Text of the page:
What is C-STARS Omaha?

The Center for Sustainment of Trauma and Readiness Skills, or C-STARS, in Omaha, Nebraska, is a medical training program offered through the United States Air Force School of Aerospace Medicine (USAFSAM), in partnership with the University of Nebraska Medical Center/Nebraska Medicine. This program, which joins three other C-STARS programs around the U.S., was designed to prepare Air Force medical personnel to respond to highly hazardous communicable diseases – infectious diseases that are capable of causing serious illness and spreading from person-to-person – to ensure operational readiness and maintain clinical currency.

The Air Force’s C-STARS program and partnerships with civilian hospitals provides opportunities for medical Airmen to receive advanced training outside of their military treatment facility in skills needed in an operational setting. With the addition of C-STARS Omaha, this training platform will continue to evolve to ensure medical Airmen remain current and ready.

C-STARS Omaha’s inaugural course is “Principles of Biocontainment Care”, which will cover recognition, diagnosis, and management of highly hazardous communicable diseases; infection prevention and control principles; communication, skills training, and simulation scenarios while donned in appropriate personal protective equipment. The program, which was designed and developed following the 2014-2016 Ebola outbreak, trains and prepares medical Airmen to respond to infectious disease threats that could impact military personnel and operations. Medical Airmen require specialized training to not only deliver safe and effective care to the patients suffering from infectious diseases, but also to protect themselves from infection.

The other C-STARS locations are in Cincinnati, Ohio; Baltimore, Maryland; and St. Louis, Missouri.

USAFSAM is located at Wright-Patterson Air Force Base in Dayton, Ohio, and is part of the Air Force Research Laboratory’s 711th Human Performance Wing.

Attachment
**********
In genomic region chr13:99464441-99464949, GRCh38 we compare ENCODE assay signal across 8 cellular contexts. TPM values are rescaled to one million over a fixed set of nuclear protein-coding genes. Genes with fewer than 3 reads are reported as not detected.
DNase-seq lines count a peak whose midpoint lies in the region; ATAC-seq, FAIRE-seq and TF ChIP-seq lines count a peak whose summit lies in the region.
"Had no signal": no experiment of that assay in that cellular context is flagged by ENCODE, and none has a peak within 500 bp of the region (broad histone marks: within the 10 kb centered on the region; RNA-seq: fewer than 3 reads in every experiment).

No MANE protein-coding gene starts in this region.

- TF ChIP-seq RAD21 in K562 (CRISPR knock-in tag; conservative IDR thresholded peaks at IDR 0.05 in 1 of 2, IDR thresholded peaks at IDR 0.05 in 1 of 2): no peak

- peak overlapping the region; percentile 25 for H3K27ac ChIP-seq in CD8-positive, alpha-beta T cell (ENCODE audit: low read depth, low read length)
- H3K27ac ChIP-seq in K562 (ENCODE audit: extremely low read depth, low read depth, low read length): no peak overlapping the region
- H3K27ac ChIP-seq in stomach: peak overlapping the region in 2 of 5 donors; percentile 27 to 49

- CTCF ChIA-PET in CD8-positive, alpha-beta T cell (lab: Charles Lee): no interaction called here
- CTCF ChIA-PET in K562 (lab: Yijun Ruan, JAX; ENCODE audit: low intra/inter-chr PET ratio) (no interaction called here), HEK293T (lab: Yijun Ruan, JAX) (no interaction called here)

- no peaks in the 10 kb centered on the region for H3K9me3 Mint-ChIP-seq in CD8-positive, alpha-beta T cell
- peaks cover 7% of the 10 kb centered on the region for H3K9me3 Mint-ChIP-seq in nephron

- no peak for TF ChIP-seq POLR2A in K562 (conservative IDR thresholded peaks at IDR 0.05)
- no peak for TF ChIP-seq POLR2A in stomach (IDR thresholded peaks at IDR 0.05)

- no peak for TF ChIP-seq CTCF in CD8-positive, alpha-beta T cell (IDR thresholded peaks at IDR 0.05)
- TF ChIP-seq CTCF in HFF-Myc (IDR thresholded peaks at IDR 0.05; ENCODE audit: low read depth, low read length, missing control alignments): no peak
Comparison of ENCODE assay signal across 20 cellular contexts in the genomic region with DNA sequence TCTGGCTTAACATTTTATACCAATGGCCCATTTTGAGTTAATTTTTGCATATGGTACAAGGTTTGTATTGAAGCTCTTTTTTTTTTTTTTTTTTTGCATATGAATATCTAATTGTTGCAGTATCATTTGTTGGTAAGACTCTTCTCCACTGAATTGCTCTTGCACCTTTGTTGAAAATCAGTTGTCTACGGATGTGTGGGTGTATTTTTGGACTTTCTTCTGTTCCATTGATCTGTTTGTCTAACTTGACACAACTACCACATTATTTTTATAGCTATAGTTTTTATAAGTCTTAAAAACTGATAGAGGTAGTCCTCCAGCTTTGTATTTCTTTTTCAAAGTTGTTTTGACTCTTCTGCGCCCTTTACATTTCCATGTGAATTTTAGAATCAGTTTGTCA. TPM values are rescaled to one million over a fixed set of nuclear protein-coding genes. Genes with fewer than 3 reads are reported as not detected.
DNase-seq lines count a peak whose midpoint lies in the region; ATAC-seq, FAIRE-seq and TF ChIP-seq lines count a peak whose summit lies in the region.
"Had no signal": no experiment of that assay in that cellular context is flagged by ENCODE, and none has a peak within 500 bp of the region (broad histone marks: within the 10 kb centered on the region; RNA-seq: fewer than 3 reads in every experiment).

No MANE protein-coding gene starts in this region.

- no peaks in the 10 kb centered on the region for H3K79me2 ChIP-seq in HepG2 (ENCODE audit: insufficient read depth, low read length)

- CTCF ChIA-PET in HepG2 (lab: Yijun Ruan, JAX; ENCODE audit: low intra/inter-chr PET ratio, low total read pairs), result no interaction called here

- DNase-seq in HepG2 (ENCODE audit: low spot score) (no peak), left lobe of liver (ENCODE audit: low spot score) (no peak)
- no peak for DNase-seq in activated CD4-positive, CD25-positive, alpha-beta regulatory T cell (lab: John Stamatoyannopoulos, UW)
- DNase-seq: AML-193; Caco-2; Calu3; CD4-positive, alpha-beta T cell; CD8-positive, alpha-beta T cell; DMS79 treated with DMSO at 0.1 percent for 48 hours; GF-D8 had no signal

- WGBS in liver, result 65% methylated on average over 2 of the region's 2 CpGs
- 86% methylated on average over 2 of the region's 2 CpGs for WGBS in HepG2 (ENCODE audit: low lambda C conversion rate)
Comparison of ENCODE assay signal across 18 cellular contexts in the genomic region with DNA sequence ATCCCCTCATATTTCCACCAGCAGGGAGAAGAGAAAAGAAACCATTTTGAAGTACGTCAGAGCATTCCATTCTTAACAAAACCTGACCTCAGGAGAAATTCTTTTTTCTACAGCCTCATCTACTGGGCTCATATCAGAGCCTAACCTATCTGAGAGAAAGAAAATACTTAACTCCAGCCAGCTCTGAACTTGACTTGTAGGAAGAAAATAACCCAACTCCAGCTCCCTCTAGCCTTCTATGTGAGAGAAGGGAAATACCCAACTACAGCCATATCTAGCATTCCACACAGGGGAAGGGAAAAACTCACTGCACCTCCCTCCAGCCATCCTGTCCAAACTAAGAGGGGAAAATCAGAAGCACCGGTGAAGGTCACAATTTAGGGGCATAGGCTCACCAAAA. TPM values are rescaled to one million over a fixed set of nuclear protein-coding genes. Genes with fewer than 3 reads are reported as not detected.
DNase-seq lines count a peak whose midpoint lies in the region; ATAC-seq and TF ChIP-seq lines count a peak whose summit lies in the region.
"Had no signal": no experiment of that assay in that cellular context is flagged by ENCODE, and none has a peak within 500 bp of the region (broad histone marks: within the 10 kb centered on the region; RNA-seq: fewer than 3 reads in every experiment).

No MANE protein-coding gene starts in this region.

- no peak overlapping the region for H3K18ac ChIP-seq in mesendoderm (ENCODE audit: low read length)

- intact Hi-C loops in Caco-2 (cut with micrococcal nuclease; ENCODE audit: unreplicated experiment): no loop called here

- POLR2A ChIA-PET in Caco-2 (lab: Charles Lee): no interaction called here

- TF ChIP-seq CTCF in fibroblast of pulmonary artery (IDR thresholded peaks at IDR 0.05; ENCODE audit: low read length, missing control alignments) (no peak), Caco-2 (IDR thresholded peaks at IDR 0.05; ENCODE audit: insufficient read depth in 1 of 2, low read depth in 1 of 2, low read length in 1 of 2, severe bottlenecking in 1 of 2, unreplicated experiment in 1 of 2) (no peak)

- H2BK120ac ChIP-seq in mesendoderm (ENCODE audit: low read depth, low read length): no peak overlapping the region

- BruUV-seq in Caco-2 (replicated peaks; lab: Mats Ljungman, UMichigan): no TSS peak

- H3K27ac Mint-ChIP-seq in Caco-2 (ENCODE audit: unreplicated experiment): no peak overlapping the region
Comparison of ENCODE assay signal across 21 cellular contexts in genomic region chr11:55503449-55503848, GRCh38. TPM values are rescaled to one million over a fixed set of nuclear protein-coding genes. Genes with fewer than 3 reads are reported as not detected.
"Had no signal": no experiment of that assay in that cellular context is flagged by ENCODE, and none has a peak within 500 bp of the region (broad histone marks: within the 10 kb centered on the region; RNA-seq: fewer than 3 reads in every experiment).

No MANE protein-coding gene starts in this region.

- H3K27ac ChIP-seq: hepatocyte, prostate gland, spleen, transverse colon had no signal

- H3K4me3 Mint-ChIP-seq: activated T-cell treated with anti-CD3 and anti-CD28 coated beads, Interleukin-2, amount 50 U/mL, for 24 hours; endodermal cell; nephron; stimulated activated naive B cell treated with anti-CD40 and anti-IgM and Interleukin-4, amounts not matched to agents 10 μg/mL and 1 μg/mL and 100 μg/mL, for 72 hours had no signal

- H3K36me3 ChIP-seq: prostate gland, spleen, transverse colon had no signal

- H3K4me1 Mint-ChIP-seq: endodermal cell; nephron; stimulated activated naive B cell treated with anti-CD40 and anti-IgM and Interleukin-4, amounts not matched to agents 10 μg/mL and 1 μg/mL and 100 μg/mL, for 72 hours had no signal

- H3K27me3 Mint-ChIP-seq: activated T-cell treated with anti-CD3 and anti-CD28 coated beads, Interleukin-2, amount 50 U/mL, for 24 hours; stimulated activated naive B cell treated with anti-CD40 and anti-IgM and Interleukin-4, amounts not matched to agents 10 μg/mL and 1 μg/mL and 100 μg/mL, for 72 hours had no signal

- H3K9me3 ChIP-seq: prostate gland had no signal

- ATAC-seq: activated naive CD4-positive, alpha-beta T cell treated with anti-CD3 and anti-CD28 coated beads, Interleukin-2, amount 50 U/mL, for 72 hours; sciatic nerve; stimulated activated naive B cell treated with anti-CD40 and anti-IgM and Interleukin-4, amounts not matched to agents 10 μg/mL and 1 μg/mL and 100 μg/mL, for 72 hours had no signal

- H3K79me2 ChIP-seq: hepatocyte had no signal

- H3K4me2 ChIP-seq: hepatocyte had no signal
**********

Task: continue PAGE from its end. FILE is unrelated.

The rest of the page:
How is C-STARS Omaha aiding in the COVID-19 response?

In March 2020, medical professionals from USAFSAM’s C-STARS Omaha program deployed to Joint Base Charleston, South Carolina, in support of COVID-19 patient movement operations. This included adapting training and procedures for the Transport Isolation System (TIS), a system initially designed for transport of patients with Ebola that was operationalized to transport patients with COVID-19; conducting operational utility evaluations on the Portable Bio-Containment Care Module (PBCM), a system utilized by the State Department to transport patients with highly infectious diseases; and joining a “team of teams” interdisciplinary effort to develop a capability for high capacity airlift of COVID-19 infected passengers in response to the US TRANSCOM Commander’s Joint Urgent Operational Need to transport a large number of COVID-19 infected personnel.

The Negatively Pressurized CONEX, or NPC, was developed from metal shipping containers retrofitted with air-handling and medical equipment to transport and care for patients with COVID-19 on a C-17 while protecting members outside the NPC from exposure. A smaller version, the NPC-Lite, was designed for use on a C-130.

Following operational utility evaluations of the NPC and NPC-L, a C-STARS Omaha team member traveled with a mobile training team to Ramstein Air Base in Germany, and Travis AFB, California, to train deployed force teams how to safely operate and adhere to infection prevention and control procedures while delivering care in these new units. The C-STARS Omaha director continues to support the COVID-19 response through consultation with Air Mobility Command.

image of cargo

The TIS is an enclosure the Department of Defense can use to safely transport patients with highly contagious diseases. (U.S. Air Force photo by Senior Airman Cody R. Miller)

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